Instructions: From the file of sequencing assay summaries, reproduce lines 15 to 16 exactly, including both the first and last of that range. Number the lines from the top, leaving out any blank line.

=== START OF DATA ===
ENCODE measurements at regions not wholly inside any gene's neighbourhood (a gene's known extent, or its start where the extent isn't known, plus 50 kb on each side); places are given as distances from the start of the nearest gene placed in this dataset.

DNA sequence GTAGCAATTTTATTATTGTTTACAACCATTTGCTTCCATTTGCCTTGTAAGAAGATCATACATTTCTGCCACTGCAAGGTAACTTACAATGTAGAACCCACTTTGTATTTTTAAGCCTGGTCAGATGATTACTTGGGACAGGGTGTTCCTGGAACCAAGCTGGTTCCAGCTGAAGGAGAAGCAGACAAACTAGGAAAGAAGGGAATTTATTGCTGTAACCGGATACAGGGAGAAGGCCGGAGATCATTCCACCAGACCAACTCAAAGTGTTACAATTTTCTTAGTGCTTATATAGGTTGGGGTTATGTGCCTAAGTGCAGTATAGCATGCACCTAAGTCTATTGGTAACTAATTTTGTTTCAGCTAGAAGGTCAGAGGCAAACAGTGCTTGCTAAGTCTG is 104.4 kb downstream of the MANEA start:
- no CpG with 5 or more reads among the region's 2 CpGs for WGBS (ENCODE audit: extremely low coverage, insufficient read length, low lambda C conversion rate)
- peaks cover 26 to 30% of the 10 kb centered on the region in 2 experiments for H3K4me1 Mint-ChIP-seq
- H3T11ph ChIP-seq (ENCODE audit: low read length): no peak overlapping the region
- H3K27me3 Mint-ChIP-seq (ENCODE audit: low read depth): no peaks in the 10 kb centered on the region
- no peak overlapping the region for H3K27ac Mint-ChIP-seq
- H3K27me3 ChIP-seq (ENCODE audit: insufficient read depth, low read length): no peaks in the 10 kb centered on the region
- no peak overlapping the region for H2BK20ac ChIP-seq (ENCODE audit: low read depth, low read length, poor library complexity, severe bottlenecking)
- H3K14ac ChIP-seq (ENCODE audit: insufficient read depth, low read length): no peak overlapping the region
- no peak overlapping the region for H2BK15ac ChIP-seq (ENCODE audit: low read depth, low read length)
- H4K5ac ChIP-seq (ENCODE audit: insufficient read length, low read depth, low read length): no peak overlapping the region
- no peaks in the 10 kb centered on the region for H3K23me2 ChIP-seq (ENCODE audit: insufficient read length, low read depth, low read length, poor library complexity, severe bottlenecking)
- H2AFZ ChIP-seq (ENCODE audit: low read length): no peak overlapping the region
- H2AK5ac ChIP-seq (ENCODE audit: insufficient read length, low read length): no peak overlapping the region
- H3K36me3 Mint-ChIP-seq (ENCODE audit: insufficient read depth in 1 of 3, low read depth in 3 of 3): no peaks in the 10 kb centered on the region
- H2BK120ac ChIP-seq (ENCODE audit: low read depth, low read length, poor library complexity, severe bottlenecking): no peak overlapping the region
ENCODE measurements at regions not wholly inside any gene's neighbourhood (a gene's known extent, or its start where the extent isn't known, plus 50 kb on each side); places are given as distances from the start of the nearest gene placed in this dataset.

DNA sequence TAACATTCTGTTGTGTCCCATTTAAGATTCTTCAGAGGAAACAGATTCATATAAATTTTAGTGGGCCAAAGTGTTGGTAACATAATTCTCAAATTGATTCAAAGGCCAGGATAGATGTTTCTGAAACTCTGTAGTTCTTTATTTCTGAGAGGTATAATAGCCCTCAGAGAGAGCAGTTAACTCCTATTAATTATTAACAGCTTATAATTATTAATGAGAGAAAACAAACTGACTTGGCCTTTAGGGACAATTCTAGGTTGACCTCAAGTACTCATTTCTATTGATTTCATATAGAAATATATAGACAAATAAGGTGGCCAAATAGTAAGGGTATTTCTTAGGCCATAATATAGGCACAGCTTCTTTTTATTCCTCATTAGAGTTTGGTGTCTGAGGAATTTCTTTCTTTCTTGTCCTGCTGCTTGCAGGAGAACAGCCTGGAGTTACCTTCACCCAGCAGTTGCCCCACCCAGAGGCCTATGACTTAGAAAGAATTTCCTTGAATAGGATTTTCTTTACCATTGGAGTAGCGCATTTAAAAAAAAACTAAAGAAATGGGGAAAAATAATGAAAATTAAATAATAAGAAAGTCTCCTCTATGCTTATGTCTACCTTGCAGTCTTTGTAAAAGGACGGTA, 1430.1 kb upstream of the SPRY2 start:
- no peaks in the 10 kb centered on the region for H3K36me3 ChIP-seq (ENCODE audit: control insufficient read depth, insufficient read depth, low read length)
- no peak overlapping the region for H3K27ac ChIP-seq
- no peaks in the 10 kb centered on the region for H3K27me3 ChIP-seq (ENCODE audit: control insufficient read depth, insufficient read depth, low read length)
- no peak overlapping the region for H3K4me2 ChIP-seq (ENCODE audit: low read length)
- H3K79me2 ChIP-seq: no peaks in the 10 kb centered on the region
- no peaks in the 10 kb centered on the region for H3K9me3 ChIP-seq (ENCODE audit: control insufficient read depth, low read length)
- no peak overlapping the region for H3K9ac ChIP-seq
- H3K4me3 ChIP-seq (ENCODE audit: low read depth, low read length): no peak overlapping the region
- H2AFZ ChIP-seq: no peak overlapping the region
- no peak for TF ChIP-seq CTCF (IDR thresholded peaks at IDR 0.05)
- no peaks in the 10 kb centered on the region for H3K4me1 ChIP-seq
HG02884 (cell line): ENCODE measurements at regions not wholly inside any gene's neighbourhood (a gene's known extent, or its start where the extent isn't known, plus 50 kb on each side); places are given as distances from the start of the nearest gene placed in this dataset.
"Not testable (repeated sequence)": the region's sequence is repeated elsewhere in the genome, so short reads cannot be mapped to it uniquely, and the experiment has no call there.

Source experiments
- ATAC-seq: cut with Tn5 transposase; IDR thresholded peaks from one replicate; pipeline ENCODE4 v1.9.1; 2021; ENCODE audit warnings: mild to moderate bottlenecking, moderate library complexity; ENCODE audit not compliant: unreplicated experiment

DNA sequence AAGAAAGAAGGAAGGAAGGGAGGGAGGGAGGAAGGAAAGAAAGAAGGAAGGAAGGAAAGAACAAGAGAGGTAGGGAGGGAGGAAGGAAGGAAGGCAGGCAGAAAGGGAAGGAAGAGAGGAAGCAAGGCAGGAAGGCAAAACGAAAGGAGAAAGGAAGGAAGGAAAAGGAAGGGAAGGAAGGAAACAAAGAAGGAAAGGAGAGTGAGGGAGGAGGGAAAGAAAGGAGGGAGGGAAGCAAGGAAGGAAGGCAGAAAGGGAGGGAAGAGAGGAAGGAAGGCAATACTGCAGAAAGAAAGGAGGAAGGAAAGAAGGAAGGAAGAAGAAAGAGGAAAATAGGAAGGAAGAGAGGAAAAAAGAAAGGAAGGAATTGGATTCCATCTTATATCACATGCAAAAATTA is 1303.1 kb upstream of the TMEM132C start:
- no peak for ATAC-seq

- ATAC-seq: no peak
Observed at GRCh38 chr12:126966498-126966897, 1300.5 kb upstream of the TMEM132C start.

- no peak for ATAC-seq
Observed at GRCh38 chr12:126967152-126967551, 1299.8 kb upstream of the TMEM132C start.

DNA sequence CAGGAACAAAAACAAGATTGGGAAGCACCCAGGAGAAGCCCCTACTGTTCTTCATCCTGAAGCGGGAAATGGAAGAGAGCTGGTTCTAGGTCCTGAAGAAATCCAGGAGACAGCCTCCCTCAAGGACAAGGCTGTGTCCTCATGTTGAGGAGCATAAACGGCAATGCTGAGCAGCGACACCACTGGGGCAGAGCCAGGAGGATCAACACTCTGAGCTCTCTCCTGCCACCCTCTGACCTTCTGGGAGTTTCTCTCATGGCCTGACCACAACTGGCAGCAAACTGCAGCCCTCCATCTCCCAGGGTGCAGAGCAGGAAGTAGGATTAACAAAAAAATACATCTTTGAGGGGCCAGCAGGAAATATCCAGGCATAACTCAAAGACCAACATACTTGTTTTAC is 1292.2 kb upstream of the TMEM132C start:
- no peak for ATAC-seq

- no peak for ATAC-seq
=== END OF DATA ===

- H2AK5ac ChIP-seq (ENCODE audit: insufficient read length, low read length): no peak overlapping the region
- H3K36me3 Mint-ChIP-seq (ENCODE audit: insufficient read depth in 1 of 3, low read depth in 3 of 3): no peaks in the 10 kb centered on the region